Gleditsia triacanthos

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  • noun

Synonyms for Gleditsia triacanthos

tall usually spiny North American tree having small greenish-white flowers in drooping racemes followed by long twisting seed pods

References in periodicals archive ?
New locality of Gleditsia triacanthos (Caesalpiniaceae) in northeastern Mexico and its phytogeographical interest.
But in a few taxa-for example, Gleditsia triacanthos (Tucker, 1991); species of Clethra, Juglans, Digitalis, Convallaria, Campanula, and Pyrola (Eames, 1961 )--racemes usually have a terminal flower, whereas others in some of the same genera (G.
The true honeylocust is generally believed to be Gleditsia triacanthos, but in some areas the name honeylocust is also used for Robinia psuedoacacia or false acacia, commonly known as black locust.
Common persimmon Diospyros virginiana Green ash Fraxinus pennsylvanica Honey locust Gleditsia triacanthos Black walnut Juglans nigra Eastern red cedar Juniperus virginiana Bois d'arc Maclura pomifera Red mulberry Morus rubra American sycamore Platanus occidentalis Eastern cottonwood Populus deltoides Bur oak Quercus macrocarpa Shumard oak Quercus shumardii Black willow Salix nigra Eve's necklace Sophora affinis Winged elm Ulmus alata American elm Ulmus americana Cedar elm Ulmus crassifolia Slippery elm Ulmus rubra Table 2.
Alternatively he could try planting Acer Brilliantissimum, or my favourite tree Gleditsia triacanthos 'Sunburst'.
Common to abundant tree species include Acer negundo, Aesculus glabra, Carya laciniosa, Celt& occidentalis, Fraxinus nigra, Gleditsia triacanthos (especially south of the central field), Platanus occidentalis (especially along the river), Populus deltoides, and Ulmus americana.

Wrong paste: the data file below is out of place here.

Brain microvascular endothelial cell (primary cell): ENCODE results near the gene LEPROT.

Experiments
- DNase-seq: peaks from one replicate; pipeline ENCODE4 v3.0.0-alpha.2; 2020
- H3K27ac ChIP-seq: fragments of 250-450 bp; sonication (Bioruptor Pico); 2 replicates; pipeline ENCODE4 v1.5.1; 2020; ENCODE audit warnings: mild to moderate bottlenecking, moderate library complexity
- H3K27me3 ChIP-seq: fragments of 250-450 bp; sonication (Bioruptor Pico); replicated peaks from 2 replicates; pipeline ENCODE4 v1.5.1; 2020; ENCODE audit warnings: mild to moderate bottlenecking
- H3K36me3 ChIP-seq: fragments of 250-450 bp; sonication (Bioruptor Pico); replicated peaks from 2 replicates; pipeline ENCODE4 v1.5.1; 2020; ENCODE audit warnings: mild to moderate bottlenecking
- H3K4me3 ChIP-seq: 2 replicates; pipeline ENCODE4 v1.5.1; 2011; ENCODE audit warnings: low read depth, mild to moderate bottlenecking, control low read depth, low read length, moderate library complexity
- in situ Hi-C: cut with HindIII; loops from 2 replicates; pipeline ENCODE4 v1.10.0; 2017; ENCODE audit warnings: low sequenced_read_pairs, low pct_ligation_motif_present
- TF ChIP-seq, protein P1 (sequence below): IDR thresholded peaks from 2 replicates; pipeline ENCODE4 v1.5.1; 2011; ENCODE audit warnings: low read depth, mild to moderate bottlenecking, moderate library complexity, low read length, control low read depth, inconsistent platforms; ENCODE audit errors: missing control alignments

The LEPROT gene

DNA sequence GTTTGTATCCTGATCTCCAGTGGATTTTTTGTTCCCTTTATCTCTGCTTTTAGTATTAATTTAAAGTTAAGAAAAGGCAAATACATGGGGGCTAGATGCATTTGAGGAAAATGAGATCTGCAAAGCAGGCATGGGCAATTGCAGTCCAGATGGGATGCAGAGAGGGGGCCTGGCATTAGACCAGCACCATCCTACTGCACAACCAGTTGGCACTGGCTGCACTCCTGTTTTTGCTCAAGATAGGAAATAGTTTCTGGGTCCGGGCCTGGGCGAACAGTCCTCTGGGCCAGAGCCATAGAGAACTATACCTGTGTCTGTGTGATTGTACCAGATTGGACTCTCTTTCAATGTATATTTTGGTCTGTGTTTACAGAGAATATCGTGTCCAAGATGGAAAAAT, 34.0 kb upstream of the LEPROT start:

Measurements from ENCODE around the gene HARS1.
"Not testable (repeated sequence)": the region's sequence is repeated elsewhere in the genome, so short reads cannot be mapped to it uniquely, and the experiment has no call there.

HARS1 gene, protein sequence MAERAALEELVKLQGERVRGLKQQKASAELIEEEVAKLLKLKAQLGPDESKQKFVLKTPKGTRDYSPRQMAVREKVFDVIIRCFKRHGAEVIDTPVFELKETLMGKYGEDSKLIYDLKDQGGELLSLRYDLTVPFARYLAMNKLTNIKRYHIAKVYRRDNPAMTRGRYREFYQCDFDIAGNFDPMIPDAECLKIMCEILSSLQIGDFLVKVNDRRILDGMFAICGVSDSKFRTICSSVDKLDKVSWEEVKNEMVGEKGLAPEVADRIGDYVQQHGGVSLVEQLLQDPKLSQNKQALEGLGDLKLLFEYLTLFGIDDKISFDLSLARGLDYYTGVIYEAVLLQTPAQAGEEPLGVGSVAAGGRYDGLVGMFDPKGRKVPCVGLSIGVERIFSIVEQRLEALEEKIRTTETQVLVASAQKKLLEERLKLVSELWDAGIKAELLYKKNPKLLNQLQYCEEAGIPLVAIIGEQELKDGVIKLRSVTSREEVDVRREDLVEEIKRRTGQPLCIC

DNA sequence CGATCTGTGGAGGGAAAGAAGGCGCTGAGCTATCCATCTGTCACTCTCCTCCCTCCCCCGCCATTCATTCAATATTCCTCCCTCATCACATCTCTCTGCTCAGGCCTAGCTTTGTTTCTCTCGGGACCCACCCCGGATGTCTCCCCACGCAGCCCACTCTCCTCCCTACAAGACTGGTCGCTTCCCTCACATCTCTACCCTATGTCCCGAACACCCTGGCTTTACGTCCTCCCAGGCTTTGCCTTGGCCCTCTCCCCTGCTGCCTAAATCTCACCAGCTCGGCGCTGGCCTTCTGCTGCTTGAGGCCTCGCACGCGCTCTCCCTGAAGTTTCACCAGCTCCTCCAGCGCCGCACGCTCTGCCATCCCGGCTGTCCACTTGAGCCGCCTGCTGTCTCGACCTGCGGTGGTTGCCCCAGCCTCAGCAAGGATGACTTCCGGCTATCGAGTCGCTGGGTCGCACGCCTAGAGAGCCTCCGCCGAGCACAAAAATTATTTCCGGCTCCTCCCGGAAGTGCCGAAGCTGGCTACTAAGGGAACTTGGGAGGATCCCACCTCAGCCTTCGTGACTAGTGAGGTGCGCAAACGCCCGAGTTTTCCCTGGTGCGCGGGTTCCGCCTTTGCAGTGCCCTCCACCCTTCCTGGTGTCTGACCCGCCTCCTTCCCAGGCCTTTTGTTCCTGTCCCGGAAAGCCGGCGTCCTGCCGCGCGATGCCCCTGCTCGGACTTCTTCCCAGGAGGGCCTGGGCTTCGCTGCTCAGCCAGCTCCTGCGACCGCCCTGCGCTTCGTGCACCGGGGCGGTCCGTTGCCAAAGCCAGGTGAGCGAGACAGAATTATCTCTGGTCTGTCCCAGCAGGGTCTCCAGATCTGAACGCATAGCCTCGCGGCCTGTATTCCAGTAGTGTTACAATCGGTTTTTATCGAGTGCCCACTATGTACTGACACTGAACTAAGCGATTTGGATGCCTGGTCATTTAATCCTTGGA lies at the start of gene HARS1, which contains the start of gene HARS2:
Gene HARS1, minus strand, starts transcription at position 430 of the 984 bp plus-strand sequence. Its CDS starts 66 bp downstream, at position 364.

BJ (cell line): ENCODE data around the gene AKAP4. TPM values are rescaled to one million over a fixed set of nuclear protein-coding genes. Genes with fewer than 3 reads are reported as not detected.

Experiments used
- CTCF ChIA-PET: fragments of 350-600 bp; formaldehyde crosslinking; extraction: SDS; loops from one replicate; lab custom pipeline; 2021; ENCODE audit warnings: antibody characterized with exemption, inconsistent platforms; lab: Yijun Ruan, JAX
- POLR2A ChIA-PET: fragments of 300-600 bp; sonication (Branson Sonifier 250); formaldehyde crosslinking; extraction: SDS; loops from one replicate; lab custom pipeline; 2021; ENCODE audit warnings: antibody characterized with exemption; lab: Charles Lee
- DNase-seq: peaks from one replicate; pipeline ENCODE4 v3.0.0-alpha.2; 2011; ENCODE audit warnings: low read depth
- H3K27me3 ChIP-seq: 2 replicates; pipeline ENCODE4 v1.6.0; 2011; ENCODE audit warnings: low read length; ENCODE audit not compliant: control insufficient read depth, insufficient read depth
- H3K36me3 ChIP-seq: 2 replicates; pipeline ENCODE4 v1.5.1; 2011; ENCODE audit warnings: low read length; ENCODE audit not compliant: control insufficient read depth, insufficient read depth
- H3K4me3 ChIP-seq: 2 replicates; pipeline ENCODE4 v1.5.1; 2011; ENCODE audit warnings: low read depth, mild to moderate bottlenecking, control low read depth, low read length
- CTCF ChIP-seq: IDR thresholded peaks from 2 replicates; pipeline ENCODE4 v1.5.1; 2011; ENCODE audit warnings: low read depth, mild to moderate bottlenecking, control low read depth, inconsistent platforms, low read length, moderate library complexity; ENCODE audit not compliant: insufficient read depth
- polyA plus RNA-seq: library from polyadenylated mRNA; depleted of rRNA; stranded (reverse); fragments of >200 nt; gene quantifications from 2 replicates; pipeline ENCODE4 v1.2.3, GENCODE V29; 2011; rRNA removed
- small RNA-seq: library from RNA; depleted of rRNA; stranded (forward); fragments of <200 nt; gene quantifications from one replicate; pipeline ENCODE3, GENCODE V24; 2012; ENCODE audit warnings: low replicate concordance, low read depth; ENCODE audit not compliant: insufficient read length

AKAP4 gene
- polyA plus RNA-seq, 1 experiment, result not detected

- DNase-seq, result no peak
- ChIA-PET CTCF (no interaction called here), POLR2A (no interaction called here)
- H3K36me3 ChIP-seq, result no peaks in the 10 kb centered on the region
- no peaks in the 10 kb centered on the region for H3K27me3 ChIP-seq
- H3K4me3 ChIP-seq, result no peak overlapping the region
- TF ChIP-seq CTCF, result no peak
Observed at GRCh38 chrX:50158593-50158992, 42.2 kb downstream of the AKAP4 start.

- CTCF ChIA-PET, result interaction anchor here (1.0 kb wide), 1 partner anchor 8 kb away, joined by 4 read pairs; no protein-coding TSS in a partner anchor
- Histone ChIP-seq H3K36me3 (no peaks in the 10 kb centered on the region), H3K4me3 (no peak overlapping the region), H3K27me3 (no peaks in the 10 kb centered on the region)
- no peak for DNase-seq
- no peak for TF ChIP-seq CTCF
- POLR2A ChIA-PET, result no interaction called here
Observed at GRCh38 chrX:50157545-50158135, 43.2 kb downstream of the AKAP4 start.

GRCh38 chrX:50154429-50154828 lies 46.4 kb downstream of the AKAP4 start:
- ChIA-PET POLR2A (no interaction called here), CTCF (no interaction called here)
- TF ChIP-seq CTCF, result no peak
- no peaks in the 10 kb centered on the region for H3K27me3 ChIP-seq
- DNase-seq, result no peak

The subcanopy contains Acer negundo, boxelder; Gleditsia triacanthos, honey locust; Fraxinus pennslyvanica, green ash; Ulmus americana, American elm; and Morus alba, white mulberry--all common at this site.
hickory Celtis laevigata sugarberry Cornus florida flowering dogwood Diospyros virginiana persimmon Fraxinus americana white ash Gleditsia triacanthos honeylocust Ilex opaca American holly Ilex vomitoria yaupon Juniperus virginiana eastern redcedar Liquidambar styraciflua sweetgum Magnolia virginiana sweetbay Morus rubra red mulberry Nyssa sylavatica black tupelo Ostrya virginiana eastern hophornbeam Pinus spp.
Gleditsia triacanthos (honey-locust) and Ulmus pumila (Siberian elm) trees are being removed.
Quercus alba was absent from this wet-mesic forest though many mesic species were present: Gleditsia triacanthos (honey locust), Ulmus americana, Platanus occidentalis L.
monilifera (eastern cottonwood) with Salix amygdaloides, Salix exigua, Celtis occidentalis, Ulmus americana, Morus alba, Acer negundo, and Gleditsia triacanthos all playing major roles.
Second growth forests (Acer negundo, Crataegus mollis, Gleditsia triacanthos, Maclura pomifera, Populus deltoides, Prunus serotina, and Ulmus americana) cover most of the remainder of this site.
The disturbed flood plain plot (Plot 11) was dominated by Gleditsia triacanthos L.
Parmelia sulcata Taylor Occasional on weathered wood and bark, a granite monument (#1029) and on the lower trunk of Gleditsia triacanthos.